A Vivid Example of Why You Need Good Records
Poor recordkeeping can undermine the results of even the most amiable and productive board or membership meeting. When a meeting is contentious, insufficient records can prove even more disastrous.
A community in Pennsylvania learned that the hard way. A trial court described the community as mired in utter chaos, nonstop disagreement, and a continuing power struggle between two factions, each claiming to be the lawful board of directors and each separately billing members for dues and assessments.
One faction claimed three members — Larry Floss, Samuel Mall, and Julie Evcimen — were duly elected to the board and remained the legitimate board. Floss testified that he’d been president for more than two years. Although he admitted that he submitted a resignation letter in 2017, Floss said that the board never accepted it and he later rescinded the letter. John Swift testified that he was on the board in 2017 and the board did accept the resignation. He couldn’t, however, identify any corporate records indicating acceptance of the resignation letter.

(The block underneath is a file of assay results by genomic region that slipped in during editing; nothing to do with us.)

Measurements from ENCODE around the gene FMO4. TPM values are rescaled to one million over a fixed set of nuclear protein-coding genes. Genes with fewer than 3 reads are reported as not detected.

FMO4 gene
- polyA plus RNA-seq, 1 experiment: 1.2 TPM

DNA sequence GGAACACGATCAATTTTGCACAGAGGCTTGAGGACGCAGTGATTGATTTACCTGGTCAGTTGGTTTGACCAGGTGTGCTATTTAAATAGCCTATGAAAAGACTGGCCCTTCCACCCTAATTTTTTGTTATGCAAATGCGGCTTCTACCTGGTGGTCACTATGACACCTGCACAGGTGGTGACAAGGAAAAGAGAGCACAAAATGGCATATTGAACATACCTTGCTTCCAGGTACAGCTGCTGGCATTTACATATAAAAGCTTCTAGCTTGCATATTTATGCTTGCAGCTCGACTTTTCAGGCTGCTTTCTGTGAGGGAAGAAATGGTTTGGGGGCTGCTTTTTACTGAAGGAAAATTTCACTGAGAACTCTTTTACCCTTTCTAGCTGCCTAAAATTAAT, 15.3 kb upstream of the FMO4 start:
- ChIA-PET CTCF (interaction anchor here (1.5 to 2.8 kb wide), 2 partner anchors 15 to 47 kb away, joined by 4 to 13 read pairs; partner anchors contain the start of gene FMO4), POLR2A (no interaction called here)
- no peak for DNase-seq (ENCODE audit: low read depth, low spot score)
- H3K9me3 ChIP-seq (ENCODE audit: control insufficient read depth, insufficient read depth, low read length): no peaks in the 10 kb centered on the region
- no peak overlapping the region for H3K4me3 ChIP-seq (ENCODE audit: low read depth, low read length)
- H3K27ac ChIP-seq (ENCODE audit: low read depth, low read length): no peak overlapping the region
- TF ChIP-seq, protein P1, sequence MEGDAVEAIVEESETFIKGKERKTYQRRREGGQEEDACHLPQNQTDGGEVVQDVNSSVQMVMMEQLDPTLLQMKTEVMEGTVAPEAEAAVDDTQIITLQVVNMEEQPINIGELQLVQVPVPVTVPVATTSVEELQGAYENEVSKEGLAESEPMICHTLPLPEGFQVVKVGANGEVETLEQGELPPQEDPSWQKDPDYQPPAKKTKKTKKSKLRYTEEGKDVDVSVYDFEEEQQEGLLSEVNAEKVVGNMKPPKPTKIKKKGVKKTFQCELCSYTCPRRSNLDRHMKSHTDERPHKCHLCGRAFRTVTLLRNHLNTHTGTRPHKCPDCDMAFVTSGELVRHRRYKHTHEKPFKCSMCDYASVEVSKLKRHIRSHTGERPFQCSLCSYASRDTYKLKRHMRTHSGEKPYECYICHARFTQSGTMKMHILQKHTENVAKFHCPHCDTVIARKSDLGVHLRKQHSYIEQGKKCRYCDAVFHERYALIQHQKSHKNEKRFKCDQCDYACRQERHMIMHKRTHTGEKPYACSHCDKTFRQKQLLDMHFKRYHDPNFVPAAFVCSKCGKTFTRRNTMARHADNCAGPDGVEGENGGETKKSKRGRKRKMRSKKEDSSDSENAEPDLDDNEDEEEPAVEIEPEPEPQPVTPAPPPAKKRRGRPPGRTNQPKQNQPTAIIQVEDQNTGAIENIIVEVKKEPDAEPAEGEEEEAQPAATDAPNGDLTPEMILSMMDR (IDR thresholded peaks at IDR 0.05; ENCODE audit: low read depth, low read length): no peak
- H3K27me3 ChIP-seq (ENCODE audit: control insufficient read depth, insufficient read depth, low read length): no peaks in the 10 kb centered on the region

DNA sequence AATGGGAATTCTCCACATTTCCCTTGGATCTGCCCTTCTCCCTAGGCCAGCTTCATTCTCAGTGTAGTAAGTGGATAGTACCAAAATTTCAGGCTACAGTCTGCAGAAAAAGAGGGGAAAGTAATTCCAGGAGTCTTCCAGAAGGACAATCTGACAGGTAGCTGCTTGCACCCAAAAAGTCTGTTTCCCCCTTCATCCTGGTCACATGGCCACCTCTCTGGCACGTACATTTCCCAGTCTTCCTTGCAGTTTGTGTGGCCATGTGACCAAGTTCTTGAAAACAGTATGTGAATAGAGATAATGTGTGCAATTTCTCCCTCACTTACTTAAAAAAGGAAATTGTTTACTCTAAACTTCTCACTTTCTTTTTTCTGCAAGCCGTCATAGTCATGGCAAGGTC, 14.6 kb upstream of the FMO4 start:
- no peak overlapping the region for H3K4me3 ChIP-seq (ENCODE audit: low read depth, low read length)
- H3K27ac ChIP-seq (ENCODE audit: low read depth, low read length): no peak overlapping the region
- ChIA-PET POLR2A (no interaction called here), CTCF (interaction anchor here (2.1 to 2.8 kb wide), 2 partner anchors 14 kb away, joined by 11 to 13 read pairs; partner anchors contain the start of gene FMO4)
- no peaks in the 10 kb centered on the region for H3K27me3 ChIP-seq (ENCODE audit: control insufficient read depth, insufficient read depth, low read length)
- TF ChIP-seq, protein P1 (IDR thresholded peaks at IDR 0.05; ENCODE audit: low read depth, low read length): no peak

Everything had come to a head at a general membership meeting in November 2018. “A group of owners gathered together to confront the board then in place regarding what it thought was financial shenanigans,” says Robert Ducharme, a solo practitioner who has represented New Hampshire associations for 20 years. The board apparently responded by leaving the meeting.
The other faction — dubbed the “Interim Board” by the court and made up of Swift, Lara Winkler, Joseph Griger, Linda White, and Ben Gardner — claimed to have assumed control after the other board walked out. Swift, in fact, claimed that he had never left the board. The court found no evidence, though, that he appeared initially at the meeting and participated as a board member.
And then things got even crazier: Records Matter: A Bizarre Case Study